Wishing you all the best in accepting your dad's passing and not blaming yourself for it. Sending you a hug, a prayer for peace, and my deepest condolences over the loss of your father.
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Daughteranddad May 1, 2020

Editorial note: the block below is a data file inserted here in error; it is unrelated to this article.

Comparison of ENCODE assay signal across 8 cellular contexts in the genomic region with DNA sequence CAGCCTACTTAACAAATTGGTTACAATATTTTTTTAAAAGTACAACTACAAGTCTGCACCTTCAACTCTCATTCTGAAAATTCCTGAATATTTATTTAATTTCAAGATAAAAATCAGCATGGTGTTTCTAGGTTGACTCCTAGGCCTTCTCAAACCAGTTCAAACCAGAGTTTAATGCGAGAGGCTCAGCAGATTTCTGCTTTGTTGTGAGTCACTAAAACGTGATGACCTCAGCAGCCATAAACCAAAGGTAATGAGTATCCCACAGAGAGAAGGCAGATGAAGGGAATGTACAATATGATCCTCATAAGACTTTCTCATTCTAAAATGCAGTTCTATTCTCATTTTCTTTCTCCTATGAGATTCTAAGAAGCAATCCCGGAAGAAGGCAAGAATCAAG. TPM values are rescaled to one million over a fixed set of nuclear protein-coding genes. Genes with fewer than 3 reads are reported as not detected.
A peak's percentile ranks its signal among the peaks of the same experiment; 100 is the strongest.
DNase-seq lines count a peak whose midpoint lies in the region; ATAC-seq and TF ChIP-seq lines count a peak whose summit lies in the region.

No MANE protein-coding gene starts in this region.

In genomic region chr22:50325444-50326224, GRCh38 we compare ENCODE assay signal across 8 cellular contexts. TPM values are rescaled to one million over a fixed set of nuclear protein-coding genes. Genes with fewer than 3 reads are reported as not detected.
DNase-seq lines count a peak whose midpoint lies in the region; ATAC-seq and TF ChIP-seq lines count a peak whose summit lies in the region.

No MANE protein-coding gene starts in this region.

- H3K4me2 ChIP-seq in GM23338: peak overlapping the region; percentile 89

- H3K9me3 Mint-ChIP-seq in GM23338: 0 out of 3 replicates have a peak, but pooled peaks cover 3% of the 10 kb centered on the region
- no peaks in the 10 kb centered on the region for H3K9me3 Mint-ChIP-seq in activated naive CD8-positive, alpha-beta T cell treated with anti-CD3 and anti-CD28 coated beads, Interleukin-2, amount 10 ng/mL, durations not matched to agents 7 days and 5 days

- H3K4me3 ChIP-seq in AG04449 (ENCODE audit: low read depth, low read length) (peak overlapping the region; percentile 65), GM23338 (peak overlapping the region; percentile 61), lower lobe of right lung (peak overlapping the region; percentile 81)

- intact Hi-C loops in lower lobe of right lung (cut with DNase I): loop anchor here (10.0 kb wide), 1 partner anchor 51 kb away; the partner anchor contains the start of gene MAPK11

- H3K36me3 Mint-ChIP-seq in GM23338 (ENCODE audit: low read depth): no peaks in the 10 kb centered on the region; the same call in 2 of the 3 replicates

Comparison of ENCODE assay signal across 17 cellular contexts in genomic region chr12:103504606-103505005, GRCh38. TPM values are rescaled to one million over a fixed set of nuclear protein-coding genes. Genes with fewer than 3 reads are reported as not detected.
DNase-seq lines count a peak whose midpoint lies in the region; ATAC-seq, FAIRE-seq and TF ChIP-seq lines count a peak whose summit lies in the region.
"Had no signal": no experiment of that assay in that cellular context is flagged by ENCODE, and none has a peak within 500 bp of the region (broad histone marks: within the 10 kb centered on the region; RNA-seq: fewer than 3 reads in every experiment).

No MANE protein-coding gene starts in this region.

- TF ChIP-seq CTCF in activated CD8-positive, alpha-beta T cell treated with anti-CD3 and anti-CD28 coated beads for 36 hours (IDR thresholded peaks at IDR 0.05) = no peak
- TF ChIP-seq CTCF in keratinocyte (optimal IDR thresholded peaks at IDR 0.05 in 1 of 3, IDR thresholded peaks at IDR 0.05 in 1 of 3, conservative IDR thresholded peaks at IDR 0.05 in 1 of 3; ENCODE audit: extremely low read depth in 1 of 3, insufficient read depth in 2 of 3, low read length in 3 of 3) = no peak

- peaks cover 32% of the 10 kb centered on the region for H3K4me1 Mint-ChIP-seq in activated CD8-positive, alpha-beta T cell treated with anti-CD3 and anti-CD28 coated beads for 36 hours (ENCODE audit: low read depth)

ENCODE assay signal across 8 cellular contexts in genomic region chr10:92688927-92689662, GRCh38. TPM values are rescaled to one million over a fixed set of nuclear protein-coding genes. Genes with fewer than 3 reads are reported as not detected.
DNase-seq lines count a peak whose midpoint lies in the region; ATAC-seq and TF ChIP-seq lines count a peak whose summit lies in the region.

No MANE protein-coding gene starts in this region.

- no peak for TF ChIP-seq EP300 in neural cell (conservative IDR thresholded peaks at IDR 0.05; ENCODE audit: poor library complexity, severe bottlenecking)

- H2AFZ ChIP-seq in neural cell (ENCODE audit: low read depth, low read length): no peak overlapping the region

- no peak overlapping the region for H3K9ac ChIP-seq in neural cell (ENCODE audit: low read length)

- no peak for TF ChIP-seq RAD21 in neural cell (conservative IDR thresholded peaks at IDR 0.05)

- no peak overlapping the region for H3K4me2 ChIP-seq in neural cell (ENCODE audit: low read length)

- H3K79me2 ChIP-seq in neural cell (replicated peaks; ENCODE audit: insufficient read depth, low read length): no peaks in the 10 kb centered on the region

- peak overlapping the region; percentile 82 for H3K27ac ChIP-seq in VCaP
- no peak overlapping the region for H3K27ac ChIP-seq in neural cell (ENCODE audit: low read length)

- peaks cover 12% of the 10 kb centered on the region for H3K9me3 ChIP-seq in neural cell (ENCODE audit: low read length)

I guess I feel guilty because the oncologist pulled me out in the hospital room and told me that she wanted my dad to do a one time brain radiation treatment at another hospital because of where the brain tumor was now located- it could cause blindness, seizures, etc. I asked her if he did it, how much more time it would give him... she said he would die sometime in the winter. ( it was October 29th/30th or so at this point). I asked her what if he did the additional 30 rounds of chemo she was offering.. she said he would still die sometime in the winter. I was worried bc I only had so much time off for work, and I wanted to be able to take care of him... I knew that if this went on for 5 months, I couldn’t take that much time off... also, of course I didn’t want to see my dad suffer through more treatments. SHE never had the conversation with my dad about his options- just me out in the hallway... she left me standing there saying that we would do palliative care ( but not hospice yet) and he could get the brain radiation.. of course when I walked back I , my dad asked me what she and I talked about- I think SHE thought my dad couldnt make good decisions with his calcium level high... but he was talking to me straight...at that point I told him that she said he would die at some point this winter- even with treatments.. and I BEGGED him to not do more and to come home with me and hospice. He agreed. When we had to get the hospital doctor to agree to hospice, that next day, his oncologist cane in- so rude.. and said to my dad “ who is your doctor, the one who orders your tests and knows what’s going on? And asked me why I called her office so many times the day before..( the hospital had called twice bc I was requesting hospice ). She then tried to talk to my dad and asked him “ if you have treatments, how long would you have?”- trying to show me that he couldn’t think straight.. he said “ not quite a year.” She took that as if he did t understand... she then came over to me and grabbed my shoulder- shaking g be with both of her hands- telling g me that I needed to give him a chance to fight. I was blown away that she approached me and touched me. I did file a complaint with the hospital, but nothing happened... she is a 60 + year old doctor there with only a few oncologists in this small town. She is known for being arrogant and bossy (and is also an atheist, which I think explains why she seems fighting for life at all costs to important). I guess my guilt comes from the fact that she told me that day that if he did nothing, he would pass much sooner. I had no idea it woykd mean 4 weeks later... so this is why I feel guilty. I don’t think my dad knew that it would mean he woykd due sooner- but I did. His only “ hope” was to make it u til Christmas, and I feel like I took that chance from him by persuading him to not do anymore treatment. I adored my father-outside if by husband, he was my best friend... but I wonder if I just became selfish those lady few weeks- tired of my life being upside down for a year.. not being able to hold my responsibilities together anymore as mom, wife, daughter, teacher... so I just wanted it to end. Does this change your response at all- or can you give me anymore insight about my guilt?